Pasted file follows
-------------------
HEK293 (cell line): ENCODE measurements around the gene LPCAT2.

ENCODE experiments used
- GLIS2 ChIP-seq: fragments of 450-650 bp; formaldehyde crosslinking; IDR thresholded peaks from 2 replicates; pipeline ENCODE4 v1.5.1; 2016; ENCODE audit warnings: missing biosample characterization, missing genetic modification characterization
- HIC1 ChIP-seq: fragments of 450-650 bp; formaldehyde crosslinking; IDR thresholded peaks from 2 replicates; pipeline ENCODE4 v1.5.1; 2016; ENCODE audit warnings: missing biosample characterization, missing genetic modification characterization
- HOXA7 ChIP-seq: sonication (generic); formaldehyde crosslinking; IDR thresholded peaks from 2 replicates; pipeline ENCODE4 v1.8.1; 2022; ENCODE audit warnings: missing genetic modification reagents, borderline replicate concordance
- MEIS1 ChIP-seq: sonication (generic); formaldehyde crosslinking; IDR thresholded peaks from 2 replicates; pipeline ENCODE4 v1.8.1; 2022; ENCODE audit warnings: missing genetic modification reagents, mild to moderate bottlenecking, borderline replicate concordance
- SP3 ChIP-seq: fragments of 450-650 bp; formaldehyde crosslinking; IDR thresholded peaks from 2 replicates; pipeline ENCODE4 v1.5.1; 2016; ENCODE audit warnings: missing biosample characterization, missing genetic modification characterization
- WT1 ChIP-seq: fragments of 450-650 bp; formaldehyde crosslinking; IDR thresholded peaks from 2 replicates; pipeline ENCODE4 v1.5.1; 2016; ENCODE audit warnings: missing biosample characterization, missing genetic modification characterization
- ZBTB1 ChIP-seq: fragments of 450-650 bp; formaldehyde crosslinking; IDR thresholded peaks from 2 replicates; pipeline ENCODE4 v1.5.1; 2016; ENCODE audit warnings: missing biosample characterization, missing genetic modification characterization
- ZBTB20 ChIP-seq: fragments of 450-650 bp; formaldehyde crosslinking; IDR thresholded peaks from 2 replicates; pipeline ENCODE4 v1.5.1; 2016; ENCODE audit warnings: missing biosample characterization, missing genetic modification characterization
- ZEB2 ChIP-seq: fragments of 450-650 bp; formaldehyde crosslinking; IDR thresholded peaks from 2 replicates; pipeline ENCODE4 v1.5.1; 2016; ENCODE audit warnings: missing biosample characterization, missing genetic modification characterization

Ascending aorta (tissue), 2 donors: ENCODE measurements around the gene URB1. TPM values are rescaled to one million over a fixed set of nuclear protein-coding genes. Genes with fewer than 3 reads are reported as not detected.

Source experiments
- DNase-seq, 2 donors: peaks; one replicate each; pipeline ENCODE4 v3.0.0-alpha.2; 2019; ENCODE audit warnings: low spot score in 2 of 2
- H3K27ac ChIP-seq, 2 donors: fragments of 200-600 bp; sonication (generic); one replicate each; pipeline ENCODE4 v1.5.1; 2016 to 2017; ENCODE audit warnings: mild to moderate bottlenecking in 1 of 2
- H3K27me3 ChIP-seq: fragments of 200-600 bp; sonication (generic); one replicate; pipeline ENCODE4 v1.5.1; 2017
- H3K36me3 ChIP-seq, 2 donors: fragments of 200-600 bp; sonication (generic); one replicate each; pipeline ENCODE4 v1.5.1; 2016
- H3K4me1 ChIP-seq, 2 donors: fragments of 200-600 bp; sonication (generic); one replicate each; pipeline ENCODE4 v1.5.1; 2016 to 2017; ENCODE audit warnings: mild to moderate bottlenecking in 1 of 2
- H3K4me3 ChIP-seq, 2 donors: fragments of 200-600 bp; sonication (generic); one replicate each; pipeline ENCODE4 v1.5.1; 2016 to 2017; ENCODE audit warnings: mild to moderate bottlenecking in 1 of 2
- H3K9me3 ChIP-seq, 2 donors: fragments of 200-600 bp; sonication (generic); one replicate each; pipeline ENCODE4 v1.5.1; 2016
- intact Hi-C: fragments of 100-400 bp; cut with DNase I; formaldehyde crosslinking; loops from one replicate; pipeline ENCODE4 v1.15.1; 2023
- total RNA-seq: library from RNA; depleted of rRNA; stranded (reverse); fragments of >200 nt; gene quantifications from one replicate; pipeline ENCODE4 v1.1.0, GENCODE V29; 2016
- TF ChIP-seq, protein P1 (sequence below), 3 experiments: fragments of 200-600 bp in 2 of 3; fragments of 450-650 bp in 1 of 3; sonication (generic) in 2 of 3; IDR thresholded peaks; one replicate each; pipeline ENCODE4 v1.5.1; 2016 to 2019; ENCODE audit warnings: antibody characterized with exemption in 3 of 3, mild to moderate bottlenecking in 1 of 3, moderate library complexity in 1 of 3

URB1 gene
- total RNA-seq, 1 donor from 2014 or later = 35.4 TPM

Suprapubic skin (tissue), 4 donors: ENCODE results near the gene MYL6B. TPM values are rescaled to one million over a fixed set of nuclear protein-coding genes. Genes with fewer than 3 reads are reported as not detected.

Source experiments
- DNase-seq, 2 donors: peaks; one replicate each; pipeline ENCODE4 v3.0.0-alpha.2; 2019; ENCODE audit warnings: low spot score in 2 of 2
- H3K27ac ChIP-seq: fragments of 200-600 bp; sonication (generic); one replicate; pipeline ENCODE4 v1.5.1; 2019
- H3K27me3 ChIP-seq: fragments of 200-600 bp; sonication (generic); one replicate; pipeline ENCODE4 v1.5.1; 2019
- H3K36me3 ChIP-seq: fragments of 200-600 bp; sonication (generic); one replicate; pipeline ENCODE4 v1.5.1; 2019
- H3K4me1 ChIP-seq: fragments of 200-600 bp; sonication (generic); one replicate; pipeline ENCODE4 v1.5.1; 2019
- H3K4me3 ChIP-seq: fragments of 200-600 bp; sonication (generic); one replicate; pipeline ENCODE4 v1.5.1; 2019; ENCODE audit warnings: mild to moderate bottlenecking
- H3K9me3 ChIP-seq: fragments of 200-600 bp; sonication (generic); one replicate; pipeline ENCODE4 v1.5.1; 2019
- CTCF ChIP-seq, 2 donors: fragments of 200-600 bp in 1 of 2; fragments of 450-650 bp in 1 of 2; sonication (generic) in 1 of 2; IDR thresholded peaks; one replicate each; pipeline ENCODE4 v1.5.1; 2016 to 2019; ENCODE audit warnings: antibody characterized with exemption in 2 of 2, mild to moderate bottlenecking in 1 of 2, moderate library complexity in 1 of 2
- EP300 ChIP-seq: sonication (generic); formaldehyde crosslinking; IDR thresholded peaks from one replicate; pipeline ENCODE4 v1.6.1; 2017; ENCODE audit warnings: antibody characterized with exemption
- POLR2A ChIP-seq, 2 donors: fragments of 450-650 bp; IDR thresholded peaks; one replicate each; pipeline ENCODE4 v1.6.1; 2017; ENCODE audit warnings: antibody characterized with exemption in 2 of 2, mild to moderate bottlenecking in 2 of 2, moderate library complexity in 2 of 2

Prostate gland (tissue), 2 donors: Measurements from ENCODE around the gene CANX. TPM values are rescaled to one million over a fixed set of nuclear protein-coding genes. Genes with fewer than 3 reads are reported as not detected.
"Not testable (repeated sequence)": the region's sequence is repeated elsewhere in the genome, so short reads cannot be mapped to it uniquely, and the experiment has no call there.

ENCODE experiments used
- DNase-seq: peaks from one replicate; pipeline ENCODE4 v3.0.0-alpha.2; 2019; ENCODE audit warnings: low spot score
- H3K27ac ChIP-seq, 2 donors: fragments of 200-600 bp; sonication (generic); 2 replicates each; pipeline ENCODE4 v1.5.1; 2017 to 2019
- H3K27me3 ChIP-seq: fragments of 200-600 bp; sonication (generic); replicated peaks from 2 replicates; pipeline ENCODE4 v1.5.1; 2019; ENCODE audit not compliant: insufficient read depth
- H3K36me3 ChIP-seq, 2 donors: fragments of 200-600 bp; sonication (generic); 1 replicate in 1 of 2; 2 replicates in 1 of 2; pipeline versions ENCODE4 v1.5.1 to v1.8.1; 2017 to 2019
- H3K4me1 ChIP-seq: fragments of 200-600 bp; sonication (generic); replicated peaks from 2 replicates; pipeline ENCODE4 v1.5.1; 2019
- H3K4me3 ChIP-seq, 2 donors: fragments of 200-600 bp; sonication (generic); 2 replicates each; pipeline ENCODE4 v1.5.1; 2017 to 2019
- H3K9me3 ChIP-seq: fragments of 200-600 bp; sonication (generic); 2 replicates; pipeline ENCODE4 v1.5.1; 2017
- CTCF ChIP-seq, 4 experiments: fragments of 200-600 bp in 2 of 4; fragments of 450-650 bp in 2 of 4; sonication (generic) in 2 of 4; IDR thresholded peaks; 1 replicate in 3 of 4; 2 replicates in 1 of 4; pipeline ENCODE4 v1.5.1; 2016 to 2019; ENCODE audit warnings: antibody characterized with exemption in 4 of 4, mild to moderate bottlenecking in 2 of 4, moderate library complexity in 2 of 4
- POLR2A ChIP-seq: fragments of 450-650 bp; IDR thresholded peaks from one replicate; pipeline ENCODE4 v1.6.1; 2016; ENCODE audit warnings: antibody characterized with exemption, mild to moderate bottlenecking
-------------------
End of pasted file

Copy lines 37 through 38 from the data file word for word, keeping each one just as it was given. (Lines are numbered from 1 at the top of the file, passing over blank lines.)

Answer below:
- POLR2A ChIP-seq, 2 donors: fragments of 450-650 bp; IDR thresholded peaks; one replicate each; pipeline ENCODE4 v1.6.1; 2017; ENCODE audit warnings: antibody characterized with exemption in 2 of 2, mild to moderate bottlenecking in 2 of 2, moderate library complexity in 2 of 2

Prostate gland (tissue), 2 donors: Measurements from ENCODE around the gene CANX. TPM values are rescaled to one million over a fixed set of nuclear protein-coding genes. Genes with fewer than 3 reads are reported as not detected.